11

The "Moors" were a very diverse group. The first invading "Moors" were Arabs and Berbers from North Africa, the Berbers being descended from the Moors of Classical antiquity and thus probably mostly looking like other Mediterranean people. A lot of native Spaniards converted to Islam over the centuries, and so a lot of "Moors" looked like native Spaniards ...


9

Consider this doctoral dissertation: The hammer and the crescent: Contacts between Andalusi Muslims, Franks, and their successors in three waves of Muslim expansion into Francia, available at https://repository.upenn.edu/dissertations/AAI9112639/ It is based on an analysis of the original source material. You can preview the introductory chapter for free.


4

I am no expert on the topic, but I know Arabic and I have access to sources in Arabic (but disclaimer, I am a Sunni Muslim, so my sources are "Wahhabist" sources, and I do not agree with that misleading term "Wahhabism", but just you would understand). From Al Alukah Website, an author called Shareef AbdulAziz Al-Zuhairi wrote: "The Sad Ending: The new ...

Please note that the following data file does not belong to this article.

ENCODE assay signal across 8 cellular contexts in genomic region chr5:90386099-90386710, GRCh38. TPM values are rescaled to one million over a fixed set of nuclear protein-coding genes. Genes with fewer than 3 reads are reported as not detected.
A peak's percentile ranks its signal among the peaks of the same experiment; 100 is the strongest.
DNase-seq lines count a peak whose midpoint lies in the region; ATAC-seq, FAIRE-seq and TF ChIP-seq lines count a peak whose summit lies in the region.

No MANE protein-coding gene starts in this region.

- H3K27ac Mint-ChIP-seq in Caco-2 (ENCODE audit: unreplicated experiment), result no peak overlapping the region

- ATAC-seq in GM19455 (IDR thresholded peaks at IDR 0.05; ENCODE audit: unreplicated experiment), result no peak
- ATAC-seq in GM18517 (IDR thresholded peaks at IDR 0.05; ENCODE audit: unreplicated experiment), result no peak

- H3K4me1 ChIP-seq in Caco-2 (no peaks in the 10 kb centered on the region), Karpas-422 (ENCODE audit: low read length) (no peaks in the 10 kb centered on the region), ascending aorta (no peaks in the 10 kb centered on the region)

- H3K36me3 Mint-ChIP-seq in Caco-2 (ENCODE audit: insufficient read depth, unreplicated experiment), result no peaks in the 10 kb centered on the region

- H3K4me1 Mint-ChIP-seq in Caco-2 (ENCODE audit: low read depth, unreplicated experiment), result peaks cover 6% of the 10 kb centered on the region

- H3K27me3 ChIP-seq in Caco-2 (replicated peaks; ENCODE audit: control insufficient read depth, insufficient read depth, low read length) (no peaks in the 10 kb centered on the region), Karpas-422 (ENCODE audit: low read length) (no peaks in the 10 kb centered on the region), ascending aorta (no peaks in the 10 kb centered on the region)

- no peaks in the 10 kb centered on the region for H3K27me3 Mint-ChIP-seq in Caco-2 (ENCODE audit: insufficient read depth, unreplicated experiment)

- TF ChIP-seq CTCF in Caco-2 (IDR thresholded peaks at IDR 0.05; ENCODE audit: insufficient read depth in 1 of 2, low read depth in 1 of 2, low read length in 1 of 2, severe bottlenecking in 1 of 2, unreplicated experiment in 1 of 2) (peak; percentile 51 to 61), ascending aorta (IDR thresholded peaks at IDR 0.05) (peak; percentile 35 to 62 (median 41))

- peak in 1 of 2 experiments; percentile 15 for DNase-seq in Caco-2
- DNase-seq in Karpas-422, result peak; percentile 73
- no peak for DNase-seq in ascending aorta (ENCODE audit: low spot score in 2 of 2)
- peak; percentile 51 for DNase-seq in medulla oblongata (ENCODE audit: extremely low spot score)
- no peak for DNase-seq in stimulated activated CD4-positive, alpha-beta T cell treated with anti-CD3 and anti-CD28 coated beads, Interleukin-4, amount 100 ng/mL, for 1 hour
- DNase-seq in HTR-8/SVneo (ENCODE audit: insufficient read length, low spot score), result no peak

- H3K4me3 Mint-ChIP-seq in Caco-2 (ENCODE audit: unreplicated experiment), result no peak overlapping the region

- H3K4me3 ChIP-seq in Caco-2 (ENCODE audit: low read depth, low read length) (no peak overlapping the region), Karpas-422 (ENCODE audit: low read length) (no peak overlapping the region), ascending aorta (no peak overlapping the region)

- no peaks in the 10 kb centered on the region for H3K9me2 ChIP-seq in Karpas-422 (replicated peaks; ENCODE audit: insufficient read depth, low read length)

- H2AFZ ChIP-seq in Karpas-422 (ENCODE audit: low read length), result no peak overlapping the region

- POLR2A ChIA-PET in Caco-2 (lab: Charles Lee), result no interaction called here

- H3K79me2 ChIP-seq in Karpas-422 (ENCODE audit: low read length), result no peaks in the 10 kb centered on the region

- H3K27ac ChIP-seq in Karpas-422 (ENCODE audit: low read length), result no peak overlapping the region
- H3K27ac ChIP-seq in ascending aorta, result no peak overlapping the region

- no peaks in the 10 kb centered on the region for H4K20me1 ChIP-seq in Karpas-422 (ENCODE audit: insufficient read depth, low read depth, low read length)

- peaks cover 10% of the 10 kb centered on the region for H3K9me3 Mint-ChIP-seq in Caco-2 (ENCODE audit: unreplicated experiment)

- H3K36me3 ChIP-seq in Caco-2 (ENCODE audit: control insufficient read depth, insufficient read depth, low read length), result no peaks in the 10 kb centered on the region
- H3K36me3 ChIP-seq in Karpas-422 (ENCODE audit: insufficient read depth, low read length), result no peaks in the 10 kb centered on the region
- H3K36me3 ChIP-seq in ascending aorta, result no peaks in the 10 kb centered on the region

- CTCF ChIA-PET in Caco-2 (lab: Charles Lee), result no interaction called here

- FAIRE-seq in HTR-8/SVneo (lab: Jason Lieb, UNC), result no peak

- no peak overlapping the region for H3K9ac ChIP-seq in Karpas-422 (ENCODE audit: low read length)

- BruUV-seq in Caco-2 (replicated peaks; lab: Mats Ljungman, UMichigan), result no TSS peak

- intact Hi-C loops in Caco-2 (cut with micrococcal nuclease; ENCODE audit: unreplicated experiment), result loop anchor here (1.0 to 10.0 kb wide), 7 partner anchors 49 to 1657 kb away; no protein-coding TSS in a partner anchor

3

I believe it was the exotic nature they were going for. Moor came to equate with foreign and negroid people were the most foreign looking at the time. There is also St Maurice who was depicted as Negroid from at least the 13th century. His depiction varies from Roman soldier to negro dressed as a knight. While the original St Maurice came from Thebes, Egypt,...


1

The key is the theoretical term "Imaginary." The imaginary is a post-structuralist influenced term which claims that cultures have, effectively, a collective subconscious. As you note the "imaginary" of the Muslim from North Africa stabilised on a black or dark depiction long before the triangle trade reformed Western European racism on an economic basis. ...


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